While Star Trek gets all the headlines, the Stargate franchise has a history of success which for a time, seemed ready to rival Gene Roddenberry’s vision of the future. Until it didn’t and after nearly twenty-years and millions of fans, the entire Stargate galaxy collapsed.
It began in 1997 when MGM decided to create a television spin-off of the popular 1994 Stargate movie. The Roland Emmerich directed film starred Kurt Russell and James Spader unlocking the secrets of an ancient technology which allowed instantaneous travel across space from one planet to another using a device called a stargate. The movie was a hit, and so was the new TV show.
The television series was called Stargate: SG-1 and they cast former MacGuyver star Richard Dean Anderson in the Kurt Russell role and Michael Shanks in the Spader part. Amanda Tapping and Christopher Judge further rounded out the cast as regulars, new characters added for the show that weren’t part of the feature film. SG-1 premiered on Showtime where it aired for five seasons before moving to the SyFy channel, where it did another five. Ten seasons was a massive run and the franchise was clearly a hit.
SG-1 was so popular, the spinoff spawned another spinoff called Stargate Atlantis in 2004. That ran for five seasons and along the way SG-1 produced multiple direct-to-DVD movies. The Stargate franchise had grown well beyond its sci-fi movie roots and while critics were never exactly on their side, the fanbase supporting it was dedicated and huge.
Stargate Changing With The Times
And then it all started to fall apart. Times were changing. The serialized format which made Stargate SG-1 a hit in the 90s was over and the golden age of television was in full swing. Linear storytelling with complex plots and heavy character development was the norm and Stargate hadn’t really changed with it. At least not yet. With Stargate Atlantis over a new Stargate series called Stargate Universe launched in 2009. In much the same way Star Trek: Discovery has recently done for Star Trek, ahead of the curve Stargate Universe sought to take the world of Stargate into the television of the here and now.
Stargate Universe failed and it failed hard. The show was cancelled after only two-seasons. Many existing Stargate fans, rather than embracing it, rallied against it. They hated the change in format, hated the modern feel of the show, and never supported it. Critics seemed to like it and maybe Stargate Universe would have accomplished its goal of bringing in new fans to build up the existing fanbase, but without the support of existing fans to serve as a base on which to built, there was no future for SGU.
What could Stargate have done differently? It’s hard to fault them for their attempt to change direction with Stargate Universe. While the original Stargate movie was a Devlin/Emmerich creation, the series and direct-to-DVD movies have Brad Wright’s name all over them. With Stargate SG-1, Wright had a bonafide hit on his hands. The idea of being able to pass through a circular gate and almost instantaneously end up in another part of the cosmos was worth exploring. SG-1 did and they did it well. The plot and stories were familiar, and up until Stargate Universe the series didn’t move much from its initial premise, but it was able to further explore the characters and the universe they found themselves in. Its popularity was without question. And perhaps popularity was its ultimate downfall.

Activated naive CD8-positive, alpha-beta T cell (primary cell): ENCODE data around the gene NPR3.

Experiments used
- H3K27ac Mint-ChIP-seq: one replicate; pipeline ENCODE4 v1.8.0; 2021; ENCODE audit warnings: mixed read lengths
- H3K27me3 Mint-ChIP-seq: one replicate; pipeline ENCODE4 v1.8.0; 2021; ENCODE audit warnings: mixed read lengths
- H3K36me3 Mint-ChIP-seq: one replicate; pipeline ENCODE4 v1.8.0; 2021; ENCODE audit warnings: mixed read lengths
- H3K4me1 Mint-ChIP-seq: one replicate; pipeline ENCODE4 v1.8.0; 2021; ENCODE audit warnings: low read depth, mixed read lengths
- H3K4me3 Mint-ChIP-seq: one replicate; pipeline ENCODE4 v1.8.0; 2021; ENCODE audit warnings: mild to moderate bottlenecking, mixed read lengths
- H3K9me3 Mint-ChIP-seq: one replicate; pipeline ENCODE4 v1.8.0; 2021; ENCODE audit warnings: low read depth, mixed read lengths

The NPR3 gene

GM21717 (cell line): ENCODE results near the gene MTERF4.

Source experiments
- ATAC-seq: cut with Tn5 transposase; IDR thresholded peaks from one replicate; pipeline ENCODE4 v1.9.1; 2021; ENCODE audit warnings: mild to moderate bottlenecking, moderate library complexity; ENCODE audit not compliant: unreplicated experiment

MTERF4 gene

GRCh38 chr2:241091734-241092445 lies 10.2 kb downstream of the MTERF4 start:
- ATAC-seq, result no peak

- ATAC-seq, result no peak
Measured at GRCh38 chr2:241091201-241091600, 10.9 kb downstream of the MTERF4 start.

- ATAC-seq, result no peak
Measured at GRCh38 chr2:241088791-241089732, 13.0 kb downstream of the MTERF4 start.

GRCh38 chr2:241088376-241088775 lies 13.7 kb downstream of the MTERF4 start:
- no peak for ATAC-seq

Stargate Franchise Fatigue
Like many other popular TV series, the question becomes: how can we make more of this? More series, more money. So, Wright and his crew decided to make a Stargate movie. And then another. Then came two more series and before you knew it, Stargate fatigue set in. This was evidenced by the numbers and shelf-life. The popular SG-1 had ten strong seasons. Stargate Atlantis was only able to scratch out five while Stargate Universe could only manage two. Throw the two movies in, direct-to-DVD movies at that, and the mix is very inconsistent.
What went from a tried and true formula was beginning to evaporate. The franchise was moving further and further from what attracted viewers in the first place. While SG-1 took viewers to different parts of the universe, Stargate Atlantis kept them in one place. When Stargate Universe came along, Wright and his team were truly trying to make this series different from its predecessors. But probably it was already too late.
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So maybe it was Stargate overkill which did the franchise in. Or maybe the offshoots were just too far from the original concept. In SG-1’s case, longevity could have been its undoing. Richard Dean Anderson was a regular on the series for the first eight seasons and by seasons nine and ten he was a guest star. It’s hard to move forward in a TV series when your main star is no longer there. Michael Scott and The Office, anyone? It seems, though, it was a combination of all those factors that brought the Stargate franchise to a halt.